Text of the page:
It's London 1947 and Prince Seretse Khama of Botswana (David Oyelowo) is on the verge of returning to his home country as ruler, his uncle there having ruled as regent while the prince was growing up incognito in England.
One evening at a dance he notices he's being eyed up by a young lady (Rosamund Pike) and he returns the favour, they dancing together. After a night of getting on famously (dancing and talking only) when he takes her back to her home he tells her that he can't see her again because of his circumstances which he explains. She refuses to accept that they can't go on despite who he is and so they carry on dating while they can, with her family's approval (sister enthusiastically, mother tacitly) but not her father's - and also in the face of a warning from a supercilious British diplomacy, South Africa being next door to the prince's domain, and which has just implemented apartheid, it's vital to keep that country on-side for reasons of global relations.
The young couple are soon married and she returns to Africa with him, where they have to cope with native hostility, led by his uncle, because of his bringing a white woman into the royal line meaning, of course, that any offspring will be mixed race.
The two leading characters I found just too perfect to believe. They both seemed to lead exemplary flawless lives in terms of resolute determination in representing propriety in the face of hypocritical racist attitudes. Maybe they were so in reality, though I doubt that anyone could have had such saintly forbearance as this couple are shown to do in the face of the blatant prejudices (from both sides) that they come up against. I suppose it could have been that which bound them even closer together.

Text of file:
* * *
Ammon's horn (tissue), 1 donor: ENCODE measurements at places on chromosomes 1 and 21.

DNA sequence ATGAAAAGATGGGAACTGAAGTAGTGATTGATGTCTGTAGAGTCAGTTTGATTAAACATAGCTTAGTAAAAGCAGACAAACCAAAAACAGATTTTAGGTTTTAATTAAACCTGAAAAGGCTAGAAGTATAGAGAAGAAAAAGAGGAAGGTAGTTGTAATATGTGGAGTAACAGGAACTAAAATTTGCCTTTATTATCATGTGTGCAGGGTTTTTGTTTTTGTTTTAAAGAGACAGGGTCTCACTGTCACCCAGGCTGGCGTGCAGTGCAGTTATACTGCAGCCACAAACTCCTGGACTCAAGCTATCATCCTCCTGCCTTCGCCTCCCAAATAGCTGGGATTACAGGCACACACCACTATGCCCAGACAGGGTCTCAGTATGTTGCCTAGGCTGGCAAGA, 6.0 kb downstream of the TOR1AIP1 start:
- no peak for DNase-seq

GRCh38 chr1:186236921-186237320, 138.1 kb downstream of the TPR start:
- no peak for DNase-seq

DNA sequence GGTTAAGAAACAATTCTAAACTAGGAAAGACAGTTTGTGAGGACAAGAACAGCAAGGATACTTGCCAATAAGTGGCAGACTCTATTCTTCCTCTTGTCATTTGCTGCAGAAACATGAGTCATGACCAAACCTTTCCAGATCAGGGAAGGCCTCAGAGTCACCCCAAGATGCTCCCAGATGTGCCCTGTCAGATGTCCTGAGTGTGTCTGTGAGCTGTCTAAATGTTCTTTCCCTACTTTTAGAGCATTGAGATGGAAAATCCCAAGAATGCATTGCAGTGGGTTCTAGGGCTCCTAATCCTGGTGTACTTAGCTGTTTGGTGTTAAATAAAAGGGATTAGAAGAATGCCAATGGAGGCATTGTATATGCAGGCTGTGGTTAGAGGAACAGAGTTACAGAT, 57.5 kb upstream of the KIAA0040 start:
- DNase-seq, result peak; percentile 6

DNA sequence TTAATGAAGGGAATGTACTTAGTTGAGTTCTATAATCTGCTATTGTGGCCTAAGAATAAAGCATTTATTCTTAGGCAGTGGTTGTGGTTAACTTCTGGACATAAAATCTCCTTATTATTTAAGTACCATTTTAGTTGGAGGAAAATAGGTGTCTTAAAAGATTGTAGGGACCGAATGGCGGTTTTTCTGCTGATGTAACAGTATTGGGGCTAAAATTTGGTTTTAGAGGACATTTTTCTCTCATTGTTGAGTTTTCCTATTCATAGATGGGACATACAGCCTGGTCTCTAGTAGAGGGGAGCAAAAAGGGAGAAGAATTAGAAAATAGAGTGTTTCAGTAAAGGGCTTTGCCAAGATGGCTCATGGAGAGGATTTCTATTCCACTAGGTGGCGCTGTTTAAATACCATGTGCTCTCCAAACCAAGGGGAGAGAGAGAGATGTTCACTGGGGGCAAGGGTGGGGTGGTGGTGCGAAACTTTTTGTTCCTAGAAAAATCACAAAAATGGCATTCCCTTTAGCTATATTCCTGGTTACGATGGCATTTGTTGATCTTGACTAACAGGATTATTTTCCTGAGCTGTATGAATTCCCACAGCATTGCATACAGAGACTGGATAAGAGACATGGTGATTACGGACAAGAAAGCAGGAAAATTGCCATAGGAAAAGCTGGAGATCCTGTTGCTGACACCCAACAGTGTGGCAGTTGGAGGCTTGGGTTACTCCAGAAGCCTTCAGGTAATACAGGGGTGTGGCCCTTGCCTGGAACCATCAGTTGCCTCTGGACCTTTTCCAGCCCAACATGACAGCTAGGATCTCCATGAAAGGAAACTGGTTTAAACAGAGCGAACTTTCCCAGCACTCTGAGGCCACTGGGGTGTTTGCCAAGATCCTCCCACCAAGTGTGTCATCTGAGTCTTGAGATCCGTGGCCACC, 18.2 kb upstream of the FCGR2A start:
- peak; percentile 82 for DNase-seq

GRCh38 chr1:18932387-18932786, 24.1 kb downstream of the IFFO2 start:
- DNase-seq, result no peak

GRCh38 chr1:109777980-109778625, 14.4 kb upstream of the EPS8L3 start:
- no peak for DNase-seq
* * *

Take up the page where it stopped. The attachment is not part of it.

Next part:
In the London scenes there is one instance shown of the couple being harangued and assaulted on the street because of their being black and white. In the 1950s when I was growing up such couples were absolutely never seen - whether because they were very rare or the pair were too afraid to be seen publicly together, I don't know. But in this film they are depicted openly in close loving contact without surrounding comment apart from this single incident. Perhaps around this time London had already progressed further than the north of England where I was.
The shots of African scenery are superb, fulfilling widescreen expectations. However, and as so often, I could have done with a lot less of the soundtrack music always pointing one in a certain emotional direction. Completely unnecessary when it was all in the story anyway.
It's only the third film of director Amman Assante, her 'Belle' of 2013, I found a bit more interesting than this latest, though that also not quite satisfactory.
This film has had some very positive reviews which I can't share. If I wanted to see a hagiography then I'd prefer to have been warned it was to be so. On the other hand, it was quite educational to be told of a piece of history of which I hadn't been aware...................5.5.